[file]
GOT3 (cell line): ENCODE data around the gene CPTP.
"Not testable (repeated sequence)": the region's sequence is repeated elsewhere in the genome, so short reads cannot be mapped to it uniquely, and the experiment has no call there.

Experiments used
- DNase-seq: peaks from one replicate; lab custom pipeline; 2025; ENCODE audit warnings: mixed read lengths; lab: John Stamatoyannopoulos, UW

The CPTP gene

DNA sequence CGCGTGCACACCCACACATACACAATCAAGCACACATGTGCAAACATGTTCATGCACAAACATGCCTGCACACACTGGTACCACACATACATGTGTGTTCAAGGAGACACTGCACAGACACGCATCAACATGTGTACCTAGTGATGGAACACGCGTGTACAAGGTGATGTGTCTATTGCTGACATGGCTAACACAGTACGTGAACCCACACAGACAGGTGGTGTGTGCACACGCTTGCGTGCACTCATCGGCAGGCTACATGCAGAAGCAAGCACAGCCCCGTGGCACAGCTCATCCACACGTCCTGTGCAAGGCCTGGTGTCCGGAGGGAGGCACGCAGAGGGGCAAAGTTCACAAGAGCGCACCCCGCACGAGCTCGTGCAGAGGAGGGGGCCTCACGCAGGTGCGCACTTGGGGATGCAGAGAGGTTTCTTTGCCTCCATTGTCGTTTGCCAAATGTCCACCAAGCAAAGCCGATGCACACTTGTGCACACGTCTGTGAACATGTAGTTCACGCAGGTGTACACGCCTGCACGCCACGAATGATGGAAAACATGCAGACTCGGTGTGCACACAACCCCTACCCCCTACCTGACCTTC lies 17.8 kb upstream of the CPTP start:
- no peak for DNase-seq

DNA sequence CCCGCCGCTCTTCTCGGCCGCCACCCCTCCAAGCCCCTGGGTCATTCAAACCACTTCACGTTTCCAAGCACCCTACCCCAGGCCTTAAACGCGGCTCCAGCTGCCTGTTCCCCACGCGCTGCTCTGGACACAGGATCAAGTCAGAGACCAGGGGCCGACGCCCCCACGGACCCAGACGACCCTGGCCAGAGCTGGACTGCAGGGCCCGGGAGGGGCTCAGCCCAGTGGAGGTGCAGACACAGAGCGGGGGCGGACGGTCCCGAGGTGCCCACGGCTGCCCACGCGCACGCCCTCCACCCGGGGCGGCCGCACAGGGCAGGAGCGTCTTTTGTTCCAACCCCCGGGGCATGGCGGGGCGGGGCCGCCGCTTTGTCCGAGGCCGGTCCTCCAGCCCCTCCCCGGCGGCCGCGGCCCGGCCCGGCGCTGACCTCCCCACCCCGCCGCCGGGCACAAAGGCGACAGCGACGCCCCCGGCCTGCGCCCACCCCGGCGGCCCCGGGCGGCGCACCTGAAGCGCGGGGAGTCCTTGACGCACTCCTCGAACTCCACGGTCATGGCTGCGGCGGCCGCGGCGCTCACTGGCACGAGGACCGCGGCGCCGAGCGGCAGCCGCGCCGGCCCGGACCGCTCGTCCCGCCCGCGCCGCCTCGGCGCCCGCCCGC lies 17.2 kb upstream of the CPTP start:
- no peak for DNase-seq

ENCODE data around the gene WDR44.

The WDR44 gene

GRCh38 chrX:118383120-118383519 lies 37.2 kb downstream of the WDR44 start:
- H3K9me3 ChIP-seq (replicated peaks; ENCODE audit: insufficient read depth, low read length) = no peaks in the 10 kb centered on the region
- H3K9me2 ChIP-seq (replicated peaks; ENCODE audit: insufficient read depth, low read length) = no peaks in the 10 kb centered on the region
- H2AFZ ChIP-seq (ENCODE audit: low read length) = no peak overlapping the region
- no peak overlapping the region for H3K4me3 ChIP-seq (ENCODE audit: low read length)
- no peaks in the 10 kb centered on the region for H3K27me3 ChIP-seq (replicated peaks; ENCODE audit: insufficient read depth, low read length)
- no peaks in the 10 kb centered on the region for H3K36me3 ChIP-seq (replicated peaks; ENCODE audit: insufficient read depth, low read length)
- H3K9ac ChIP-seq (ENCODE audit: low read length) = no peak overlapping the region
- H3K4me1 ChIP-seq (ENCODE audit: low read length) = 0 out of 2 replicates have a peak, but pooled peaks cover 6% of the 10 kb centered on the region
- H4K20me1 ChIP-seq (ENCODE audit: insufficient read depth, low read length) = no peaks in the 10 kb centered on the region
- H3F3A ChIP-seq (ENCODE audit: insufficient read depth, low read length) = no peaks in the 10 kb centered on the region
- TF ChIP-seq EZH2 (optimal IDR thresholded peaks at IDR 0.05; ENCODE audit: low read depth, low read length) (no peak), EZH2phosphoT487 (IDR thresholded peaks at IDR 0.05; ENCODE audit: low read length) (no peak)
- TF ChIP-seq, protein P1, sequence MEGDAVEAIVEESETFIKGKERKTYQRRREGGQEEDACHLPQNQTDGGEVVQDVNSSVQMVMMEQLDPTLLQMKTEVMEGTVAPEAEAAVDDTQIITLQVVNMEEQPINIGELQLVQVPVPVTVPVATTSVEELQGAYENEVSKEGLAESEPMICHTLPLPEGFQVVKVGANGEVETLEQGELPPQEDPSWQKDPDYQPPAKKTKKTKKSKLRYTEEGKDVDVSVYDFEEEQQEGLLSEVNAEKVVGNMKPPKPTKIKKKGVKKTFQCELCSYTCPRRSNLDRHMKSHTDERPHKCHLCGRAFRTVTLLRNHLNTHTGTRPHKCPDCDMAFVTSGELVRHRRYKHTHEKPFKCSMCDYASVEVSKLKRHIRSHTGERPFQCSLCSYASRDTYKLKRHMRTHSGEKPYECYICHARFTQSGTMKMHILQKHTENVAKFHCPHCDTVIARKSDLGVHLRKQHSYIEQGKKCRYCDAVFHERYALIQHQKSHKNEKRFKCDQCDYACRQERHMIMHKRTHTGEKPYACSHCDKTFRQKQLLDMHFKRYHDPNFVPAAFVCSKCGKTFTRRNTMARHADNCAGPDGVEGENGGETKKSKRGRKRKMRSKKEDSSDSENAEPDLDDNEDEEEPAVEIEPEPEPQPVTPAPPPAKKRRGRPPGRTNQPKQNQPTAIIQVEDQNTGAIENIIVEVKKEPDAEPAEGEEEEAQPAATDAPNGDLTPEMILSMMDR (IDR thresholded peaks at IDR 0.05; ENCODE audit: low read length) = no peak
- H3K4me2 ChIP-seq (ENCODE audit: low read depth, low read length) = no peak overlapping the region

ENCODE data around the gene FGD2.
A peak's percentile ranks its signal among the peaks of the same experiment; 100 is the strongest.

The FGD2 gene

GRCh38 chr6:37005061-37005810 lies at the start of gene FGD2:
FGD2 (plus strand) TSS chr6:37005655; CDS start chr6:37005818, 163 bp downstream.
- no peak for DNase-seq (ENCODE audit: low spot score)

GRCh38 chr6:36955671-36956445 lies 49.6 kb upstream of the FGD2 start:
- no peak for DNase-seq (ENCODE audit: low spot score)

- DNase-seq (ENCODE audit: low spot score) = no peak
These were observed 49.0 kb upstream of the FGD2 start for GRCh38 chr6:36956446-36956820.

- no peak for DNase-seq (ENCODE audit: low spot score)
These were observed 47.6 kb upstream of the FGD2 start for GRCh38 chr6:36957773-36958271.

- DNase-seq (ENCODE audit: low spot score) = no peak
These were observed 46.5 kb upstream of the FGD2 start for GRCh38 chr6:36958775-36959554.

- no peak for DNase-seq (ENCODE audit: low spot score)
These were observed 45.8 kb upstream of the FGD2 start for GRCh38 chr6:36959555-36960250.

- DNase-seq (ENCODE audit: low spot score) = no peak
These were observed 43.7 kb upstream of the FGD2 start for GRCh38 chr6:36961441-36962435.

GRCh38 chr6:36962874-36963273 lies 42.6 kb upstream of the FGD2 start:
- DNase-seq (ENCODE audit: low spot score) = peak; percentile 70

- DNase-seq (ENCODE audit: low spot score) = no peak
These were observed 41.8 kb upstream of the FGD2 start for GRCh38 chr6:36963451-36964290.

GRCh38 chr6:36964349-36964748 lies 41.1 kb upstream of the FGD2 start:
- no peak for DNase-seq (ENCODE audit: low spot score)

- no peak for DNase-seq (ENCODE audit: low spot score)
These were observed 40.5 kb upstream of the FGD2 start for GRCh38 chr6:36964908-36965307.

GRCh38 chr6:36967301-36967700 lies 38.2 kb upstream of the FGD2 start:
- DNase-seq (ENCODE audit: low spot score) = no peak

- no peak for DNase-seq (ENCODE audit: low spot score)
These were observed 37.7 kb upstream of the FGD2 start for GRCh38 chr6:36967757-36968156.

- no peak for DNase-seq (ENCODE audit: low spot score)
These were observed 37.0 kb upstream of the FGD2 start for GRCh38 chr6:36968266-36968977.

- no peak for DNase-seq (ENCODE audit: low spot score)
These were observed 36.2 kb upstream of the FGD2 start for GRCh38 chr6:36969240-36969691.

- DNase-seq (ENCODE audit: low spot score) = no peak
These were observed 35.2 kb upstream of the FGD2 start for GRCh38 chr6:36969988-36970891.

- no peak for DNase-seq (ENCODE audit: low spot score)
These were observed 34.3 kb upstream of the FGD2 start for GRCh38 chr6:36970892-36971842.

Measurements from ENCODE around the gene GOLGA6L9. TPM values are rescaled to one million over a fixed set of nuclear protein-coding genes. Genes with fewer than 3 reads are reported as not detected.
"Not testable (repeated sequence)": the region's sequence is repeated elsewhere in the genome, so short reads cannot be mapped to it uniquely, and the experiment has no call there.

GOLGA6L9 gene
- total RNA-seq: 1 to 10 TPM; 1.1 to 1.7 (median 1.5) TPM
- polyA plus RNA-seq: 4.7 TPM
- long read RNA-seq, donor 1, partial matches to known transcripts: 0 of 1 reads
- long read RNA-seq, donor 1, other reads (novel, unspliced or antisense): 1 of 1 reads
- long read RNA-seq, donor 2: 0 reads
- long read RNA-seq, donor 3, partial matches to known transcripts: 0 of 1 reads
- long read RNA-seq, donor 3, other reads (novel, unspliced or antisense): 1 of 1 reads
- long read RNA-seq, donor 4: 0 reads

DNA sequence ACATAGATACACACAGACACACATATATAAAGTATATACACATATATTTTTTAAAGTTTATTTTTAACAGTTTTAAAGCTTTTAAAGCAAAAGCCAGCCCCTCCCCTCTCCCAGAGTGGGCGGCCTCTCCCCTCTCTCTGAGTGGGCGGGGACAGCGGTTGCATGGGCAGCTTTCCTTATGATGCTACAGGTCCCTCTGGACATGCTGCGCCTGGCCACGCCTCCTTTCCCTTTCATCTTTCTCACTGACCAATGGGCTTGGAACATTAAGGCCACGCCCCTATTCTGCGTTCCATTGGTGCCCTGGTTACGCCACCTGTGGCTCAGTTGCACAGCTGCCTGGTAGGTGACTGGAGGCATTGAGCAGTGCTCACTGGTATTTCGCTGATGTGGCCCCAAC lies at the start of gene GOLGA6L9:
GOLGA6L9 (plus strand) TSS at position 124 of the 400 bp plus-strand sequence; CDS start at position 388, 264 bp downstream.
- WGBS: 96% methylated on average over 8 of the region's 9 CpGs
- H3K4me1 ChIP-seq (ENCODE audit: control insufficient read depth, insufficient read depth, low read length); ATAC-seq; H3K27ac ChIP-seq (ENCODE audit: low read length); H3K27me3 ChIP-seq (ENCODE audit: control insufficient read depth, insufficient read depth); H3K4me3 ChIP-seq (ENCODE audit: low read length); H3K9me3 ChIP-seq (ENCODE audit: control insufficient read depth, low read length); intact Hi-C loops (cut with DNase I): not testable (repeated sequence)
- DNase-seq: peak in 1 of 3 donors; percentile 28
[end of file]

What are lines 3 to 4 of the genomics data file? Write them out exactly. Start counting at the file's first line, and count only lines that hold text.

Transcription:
Experiments used
- DNase-seq: peaks from one replicate; lab custom pipeline; 2025; ENCODE audit warnings: mixed read lengths; lab: John Stamatoyannopoulos, UW